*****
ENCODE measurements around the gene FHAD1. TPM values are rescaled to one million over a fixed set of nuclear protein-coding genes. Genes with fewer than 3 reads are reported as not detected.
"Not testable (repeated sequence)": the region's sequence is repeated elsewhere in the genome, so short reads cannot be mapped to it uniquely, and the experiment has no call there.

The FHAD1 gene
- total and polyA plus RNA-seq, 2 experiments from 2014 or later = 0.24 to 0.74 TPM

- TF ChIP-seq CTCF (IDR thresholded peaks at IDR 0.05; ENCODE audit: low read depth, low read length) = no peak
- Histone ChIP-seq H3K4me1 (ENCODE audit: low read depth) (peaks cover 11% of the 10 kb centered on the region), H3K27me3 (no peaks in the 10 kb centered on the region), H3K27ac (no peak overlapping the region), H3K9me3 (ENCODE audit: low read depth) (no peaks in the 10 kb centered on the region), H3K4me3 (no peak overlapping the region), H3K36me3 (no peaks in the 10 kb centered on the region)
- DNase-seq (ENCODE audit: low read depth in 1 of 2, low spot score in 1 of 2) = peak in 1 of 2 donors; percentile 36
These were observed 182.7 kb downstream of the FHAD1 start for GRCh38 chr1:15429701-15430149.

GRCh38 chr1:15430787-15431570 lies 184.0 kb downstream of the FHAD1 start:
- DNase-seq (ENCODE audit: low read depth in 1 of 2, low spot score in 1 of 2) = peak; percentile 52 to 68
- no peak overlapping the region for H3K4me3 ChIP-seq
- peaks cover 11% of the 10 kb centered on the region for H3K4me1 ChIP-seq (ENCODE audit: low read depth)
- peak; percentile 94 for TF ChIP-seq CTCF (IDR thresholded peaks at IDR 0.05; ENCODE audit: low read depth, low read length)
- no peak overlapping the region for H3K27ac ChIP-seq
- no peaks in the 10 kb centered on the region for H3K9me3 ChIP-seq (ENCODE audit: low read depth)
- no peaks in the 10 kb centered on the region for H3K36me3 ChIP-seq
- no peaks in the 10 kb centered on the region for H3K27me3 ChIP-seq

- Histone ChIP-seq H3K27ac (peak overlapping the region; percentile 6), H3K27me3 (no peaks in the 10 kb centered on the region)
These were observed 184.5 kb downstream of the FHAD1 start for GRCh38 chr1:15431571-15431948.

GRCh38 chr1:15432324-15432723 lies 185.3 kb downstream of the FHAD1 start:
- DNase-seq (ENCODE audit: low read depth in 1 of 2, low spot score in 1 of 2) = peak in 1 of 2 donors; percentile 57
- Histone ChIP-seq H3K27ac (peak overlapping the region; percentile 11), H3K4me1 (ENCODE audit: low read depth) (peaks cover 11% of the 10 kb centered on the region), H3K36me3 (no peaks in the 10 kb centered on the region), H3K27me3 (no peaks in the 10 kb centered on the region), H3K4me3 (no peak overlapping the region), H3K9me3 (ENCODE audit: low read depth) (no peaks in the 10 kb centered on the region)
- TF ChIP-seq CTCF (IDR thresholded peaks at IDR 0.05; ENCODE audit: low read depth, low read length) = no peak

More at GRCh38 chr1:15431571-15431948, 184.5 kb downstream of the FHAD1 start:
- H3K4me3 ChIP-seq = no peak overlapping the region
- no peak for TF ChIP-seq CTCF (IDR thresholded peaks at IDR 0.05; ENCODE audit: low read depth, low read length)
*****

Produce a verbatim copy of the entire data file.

ENCODE measurements around the gene FHAD1. TPM values are rescaled to one million over a fixed set of nuclear protein-coding genes. Genes with fewer than 3 reads are reported as not detected.
"Not testable (repeated sequence)": the region's sequence is repeated elsewhere in the genome, so short reads cannot be mapped to it uniquely, and the experiment has no call there.

The FHAD1 gene
- total and polyA plus RNA-seq, 2 experiments from 2014 or later = 0.24 to 0.74 TPM

- TF ChIP-seq CTCF (IDR thresholded peaks at IDR 0.05; ENCODE audit: low read depth, low read length) = no peak
- Histone ChIP-seq H3K4me1 (ENCODE audit: low read depth) (peaks cover 11% of the 10 kb centered on the region), H3K27me3 (no peaks in the 10 kb centered on the region), H3K27ac (no peak overlapping the region), H3K9me3 (ENCODE audit: low read depth) (no peaks in the 10 kb centered on the region), H3K4me3 (no peak overlapping the region), H3K36me3 (no peaks in the 10 kb centered on the region)
- DNase-seq (ENCODE audit: low read depth in 1 of 2, low spot score in 1 of 2) = peak in 1 of 2 donors; percentile 36
These were observed 182.7 kb downstream of the FHAD1 start for GRCh38 chr1:15429701-15430149.

GRCh38 chr1:15430787-15431570 lies 184.0 kb downstream of the FHAD1 start:
- DNase-seq (ENCODE audit: low read depth in 1 of 2, low spot score in 1 of 2) = peak; percentile 52 to 68
- no peak overlapping the region for H3K4me3 ChIP-seq
- peaks cover 11% of the 10 kb centered on the region for H3K4me1 ChIP-seq (ENCODE audit: low read depth)
- peak; percentile 94 for TF ChIP-seq CTCF (IDR thresholded peaks at IDR 0.05; ENCODE audit: low read depth, low read length)
- no peak overlapping the region for H3K27ac ChIP-seq
- no peaks in the 10 kb centered on the region for H3K9me3 ChIP-seq (ENCODE audit: low read depth)
- no peaks in the 10 kb centered on the region for H3K36me3 ChIP-seq
- no peaks in the 10 kb centered on the region for H3K27me3 ChIP-seq

- Histone ChIP-seq H3K27ac (peak overlapping the region; percentile 6), H3K27me3 (no peaks in the 10 kb centered on the region)
These were observed 184.5 kb downstream of the FHAD1 start for GRCh38 chr1:15431571-15431948.

GRCh38 chr1:15432324-15432723 lies 185.3 kb downstream of the FHAD1 start:
- DNase-seq (ENCODE audit: low read depth in 1 of 2, low spot score in 1 of 2) = peak in 1 of 2 donors; percentile 57
- Histone ChIP-seq H3K27ac (peak overlapping the region; percentile 11), H3K4me1 (ENCODE audit: low read depth) (peaks cover 11% of the 10 kb centered on the region), H3K36me3 (no peaks in the 10 kb centered on the region), H3K27me3 (no peaks in the 10 kb centered on the region), H3K4me3 (no peak overlapping the region), H3K9me3 (ENCODE audit: low read depth) (no peaks in the 10 kb centered on the region)
- TF ChIP-seq CTCF (IDR thresholded peaks at IDR 0.05; ENCODE audit: low read depth, low read length) = no peak

More at GRCh38 chr1:15431571-15431948, 184.5 kb downstream of the FHAD1 start:
- H3K4me3 ChIP-seq = no peak overlapping the region
- no peak for TF ChIP-seq CTCF (IDR thresholded peaks at IDR 0.05; ENCODE audit: low read depth, low read length)